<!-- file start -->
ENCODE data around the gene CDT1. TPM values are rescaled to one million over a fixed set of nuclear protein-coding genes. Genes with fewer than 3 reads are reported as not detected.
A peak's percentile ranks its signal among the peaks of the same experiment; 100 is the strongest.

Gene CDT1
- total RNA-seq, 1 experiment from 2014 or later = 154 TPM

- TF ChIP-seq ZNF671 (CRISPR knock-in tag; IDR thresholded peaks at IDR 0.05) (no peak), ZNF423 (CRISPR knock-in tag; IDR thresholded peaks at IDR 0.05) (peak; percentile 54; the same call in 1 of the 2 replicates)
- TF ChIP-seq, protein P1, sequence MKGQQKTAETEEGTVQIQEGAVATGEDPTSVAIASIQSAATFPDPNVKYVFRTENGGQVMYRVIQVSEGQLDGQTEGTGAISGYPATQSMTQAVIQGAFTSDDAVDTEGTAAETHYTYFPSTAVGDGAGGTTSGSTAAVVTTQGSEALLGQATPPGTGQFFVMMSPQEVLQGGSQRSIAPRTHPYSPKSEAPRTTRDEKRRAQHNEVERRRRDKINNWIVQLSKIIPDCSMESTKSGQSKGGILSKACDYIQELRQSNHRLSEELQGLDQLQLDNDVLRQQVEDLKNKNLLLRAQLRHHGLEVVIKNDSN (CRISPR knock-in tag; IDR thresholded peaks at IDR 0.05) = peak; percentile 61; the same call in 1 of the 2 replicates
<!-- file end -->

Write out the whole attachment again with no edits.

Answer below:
ENCODE data around the gene CDT1. TPM values are rescaled to one million over a fixed set of nuclear protein-coding genes. Genes with fewer than 3 reads are reported as not detected.
A peak's percentile ranks its signal among the peaks of the same experiment; 100 is the strongest.

Gene CDT1
- total RNA-seq, 1 experiment from 2014 or later = 154 TPM

- TF ChIP-seq ZNF671 (CRISPR knock-in tag; IDR thresholded peaks at IDR 0.05) (no peak), ZNF423 (CRISPR knock-in tag; IDR thresholded peaks at IDR 0.05) (peak; percentile 54; the same call in 1 of the 2 replicates)
- TF ChIP-seq, protein P1, sequence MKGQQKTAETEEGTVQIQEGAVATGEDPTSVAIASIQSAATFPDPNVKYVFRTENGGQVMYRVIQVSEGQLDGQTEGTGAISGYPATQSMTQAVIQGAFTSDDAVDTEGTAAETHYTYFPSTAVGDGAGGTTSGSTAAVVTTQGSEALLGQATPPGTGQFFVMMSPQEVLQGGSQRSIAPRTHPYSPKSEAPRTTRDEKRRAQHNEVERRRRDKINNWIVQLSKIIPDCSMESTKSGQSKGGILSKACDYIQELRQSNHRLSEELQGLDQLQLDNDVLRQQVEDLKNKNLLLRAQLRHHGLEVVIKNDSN (CRISPR knock-in tag; IDR thresholded peaks at IDR 0.05) = peak; percentile 61; the same call in 1 of the 2 replicates